4 Types Of Truckers That Are Vital To The Supply Chain
70% Of All Freight Tonnage Moved In The U.S. Is Transported By Truck
The Supply Chain Backbone
Truck drivers are the backbone of the supply chain and vital to the movement of goods in almost every industry. Throughout the U.S., you will find many types of truckers moving goods from point A to point B. Highways across the nation are filled with trucks of all shapes and sizes, ensuring that goods get delivered on time and that the supply chain runs smoothly.
Types of Truckers & Draymen
Anywhere you go in the U.S. you will find truckers moving goods from point A to point B. Highways across the nation are filled with trucks of all shapes and sizes, making sure goods get delivered on time and the supply chain continues to run smoothly.
There are a wide variety of trucks and truckers that are used to transport all types of goods. Professional truck drivers come in all shapes and sizes. They often specialize in handling particular goods at a specific moment in the supply chain and transporting them on a particular type of truck.
FMI works with a wide variety of truckers and draymen, with some of the four most common below.
Drayage truckers typically ship goods a short distance often at the end of the supply chain. These types of truckers typically work regionally, and when you see shipping containers being transported by trucks along the highway, those are drayage trucks.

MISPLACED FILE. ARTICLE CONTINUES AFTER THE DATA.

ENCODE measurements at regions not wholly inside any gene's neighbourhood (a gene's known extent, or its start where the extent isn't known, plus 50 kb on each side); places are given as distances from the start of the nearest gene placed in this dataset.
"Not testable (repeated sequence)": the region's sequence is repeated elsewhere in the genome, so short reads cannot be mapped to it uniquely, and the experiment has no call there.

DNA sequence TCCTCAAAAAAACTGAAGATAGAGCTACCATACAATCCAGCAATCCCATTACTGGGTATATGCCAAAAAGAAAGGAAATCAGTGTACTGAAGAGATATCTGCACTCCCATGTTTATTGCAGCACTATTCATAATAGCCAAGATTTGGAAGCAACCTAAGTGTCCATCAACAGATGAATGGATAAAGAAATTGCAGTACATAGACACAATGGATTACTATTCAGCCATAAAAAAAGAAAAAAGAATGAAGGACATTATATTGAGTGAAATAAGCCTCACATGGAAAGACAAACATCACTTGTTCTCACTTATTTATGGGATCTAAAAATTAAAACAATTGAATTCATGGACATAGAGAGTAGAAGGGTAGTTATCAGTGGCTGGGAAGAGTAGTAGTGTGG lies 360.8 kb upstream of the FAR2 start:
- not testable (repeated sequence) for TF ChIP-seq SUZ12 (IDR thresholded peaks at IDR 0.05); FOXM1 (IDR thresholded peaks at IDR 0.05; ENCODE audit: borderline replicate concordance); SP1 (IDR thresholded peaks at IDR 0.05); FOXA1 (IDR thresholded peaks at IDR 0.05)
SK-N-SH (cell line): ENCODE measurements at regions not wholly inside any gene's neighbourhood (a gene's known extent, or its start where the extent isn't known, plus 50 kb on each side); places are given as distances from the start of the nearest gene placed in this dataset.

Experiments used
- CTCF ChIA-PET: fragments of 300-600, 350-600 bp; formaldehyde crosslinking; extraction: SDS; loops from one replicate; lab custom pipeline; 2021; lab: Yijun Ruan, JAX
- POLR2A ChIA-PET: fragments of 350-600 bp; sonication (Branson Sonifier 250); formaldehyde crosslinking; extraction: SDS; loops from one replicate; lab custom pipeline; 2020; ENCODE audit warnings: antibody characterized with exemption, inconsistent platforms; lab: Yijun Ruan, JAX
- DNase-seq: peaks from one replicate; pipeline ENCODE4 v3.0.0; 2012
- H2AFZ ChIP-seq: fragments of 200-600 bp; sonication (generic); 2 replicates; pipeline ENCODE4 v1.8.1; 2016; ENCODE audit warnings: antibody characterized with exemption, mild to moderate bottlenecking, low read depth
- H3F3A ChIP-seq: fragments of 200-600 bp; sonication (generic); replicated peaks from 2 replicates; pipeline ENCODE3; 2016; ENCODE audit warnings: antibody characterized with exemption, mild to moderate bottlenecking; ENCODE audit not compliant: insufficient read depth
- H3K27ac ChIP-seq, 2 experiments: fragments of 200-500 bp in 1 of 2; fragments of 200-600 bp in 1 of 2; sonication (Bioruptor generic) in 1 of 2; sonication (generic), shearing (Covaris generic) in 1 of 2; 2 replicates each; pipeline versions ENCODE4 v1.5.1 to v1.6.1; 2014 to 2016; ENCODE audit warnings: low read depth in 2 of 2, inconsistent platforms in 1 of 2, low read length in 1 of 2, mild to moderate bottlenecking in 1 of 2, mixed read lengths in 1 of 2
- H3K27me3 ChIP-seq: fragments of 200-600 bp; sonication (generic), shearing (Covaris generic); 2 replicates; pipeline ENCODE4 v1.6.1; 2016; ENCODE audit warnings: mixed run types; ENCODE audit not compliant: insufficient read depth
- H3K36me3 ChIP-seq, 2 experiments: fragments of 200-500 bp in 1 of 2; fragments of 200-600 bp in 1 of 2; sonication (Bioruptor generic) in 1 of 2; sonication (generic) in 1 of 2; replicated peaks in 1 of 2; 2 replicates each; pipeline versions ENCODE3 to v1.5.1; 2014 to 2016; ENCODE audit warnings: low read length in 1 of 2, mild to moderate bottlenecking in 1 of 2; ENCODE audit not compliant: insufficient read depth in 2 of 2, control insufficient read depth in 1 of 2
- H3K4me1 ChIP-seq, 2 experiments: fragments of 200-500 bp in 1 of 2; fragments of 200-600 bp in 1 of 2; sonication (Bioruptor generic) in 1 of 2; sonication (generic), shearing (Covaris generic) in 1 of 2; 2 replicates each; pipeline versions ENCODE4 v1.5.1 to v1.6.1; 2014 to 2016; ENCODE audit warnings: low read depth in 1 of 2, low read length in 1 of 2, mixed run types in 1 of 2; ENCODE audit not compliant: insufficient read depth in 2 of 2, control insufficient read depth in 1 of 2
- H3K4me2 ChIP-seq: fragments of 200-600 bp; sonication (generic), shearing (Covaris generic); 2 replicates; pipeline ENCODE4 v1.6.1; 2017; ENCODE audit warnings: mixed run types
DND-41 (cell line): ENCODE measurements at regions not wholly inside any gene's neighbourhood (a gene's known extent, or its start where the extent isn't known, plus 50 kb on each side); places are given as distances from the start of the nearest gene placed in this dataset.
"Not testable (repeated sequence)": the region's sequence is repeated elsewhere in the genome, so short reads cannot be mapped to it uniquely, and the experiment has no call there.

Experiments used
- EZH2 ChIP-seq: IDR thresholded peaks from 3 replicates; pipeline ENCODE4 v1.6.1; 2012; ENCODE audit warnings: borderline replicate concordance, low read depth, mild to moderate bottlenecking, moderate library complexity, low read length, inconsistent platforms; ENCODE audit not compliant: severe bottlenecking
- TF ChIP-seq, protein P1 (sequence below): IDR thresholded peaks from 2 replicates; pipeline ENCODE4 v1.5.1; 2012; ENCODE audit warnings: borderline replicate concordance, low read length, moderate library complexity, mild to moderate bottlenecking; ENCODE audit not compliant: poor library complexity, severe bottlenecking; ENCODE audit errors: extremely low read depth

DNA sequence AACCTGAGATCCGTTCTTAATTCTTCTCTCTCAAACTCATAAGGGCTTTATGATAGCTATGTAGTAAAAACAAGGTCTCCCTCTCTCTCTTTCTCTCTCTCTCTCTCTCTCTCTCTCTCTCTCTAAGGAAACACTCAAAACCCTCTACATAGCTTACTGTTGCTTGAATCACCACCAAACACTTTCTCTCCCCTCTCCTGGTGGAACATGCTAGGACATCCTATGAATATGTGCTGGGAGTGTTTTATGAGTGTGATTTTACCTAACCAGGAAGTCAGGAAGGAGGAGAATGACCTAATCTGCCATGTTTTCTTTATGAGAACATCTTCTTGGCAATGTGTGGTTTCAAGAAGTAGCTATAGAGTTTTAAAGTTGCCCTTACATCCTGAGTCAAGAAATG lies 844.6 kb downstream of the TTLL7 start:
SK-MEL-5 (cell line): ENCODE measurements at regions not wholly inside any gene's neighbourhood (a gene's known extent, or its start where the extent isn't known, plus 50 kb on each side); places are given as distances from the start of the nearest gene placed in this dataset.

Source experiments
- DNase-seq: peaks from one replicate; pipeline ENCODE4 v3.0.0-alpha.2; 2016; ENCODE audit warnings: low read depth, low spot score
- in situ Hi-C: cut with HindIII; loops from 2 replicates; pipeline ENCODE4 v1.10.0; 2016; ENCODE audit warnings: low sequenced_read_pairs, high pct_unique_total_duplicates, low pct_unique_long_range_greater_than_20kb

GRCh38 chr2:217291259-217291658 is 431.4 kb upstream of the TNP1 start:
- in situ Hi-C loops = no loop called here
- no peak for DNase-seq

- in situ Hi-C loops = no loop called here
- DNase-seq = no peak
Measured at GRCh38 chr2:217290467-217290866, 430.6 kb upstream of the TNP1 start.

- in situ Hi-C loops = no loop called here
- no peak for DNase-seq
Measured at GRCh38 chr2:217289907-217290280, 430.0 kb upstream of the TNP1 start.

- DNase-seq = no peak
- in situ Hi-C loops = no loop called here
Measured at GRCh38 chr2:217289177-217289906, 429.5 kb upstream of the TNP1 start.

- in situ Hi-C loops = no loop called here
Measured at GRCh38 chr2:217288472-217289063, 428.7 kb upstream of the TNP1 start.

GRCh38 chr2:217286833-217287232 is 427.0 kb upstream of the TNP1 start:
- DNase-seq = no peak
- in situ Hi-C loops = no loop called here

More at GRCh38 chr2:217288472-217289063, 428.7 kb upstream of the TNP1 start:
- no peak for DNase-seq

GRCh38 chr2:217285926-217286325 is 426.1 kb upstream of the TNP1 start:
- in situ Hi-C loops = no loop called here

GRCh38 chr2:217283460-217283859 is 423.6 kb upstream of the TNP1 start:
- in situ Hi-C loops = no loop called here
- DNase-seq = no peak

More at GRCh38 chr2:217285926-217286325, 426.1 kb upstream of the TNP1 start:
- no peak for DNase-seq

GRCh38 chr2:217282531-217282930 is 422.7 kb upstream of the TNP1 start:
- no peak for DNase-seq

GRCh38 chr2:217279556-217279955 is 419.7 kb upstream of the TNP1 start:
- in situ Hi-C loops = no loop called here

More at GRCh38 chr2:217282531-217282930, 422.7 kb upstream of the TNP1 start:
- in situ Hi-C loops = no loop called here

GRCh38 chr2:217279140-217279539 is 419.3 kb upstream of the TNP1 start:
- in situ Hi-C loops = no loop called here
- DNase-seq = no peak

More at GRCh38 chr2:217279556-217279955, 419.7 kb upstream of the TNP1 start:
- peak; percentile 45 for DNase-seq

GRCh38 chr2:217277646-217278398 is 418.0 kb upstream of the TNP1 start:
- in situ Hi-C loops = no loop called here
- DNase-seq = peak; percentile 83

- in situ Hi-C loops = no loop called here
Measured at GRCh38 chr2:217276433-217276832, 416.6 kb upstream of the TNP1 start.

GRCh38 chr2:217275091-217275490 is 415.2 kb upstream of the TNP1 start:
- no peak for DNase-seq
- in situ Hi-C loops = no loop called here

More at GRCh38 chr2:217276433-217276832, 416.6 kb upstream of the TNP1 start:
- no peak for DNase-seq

As the name might suggest, port truck drivers typically spend a lot of their time at ports. These can be shipping ports or rail yards, and they conduct pick-ups and drop-offs from these locations.
Container truckers are responsible for loading and transporting material containers to and from customer locations. Container-type trucks can vary widely from standard shipping containers to specialized containers for drayage of hazardous materials, heavy container trucking, and more.
“Intermodal” refers to a shipment that uses more than one form of transport (ship, train, air, etc.). Intermodal truckers provide the trucking section of the intermodal supply chain. Many times the intermodal transport is train-to-truck, allowing the train to do the long haul while the truck finishes up the journey.
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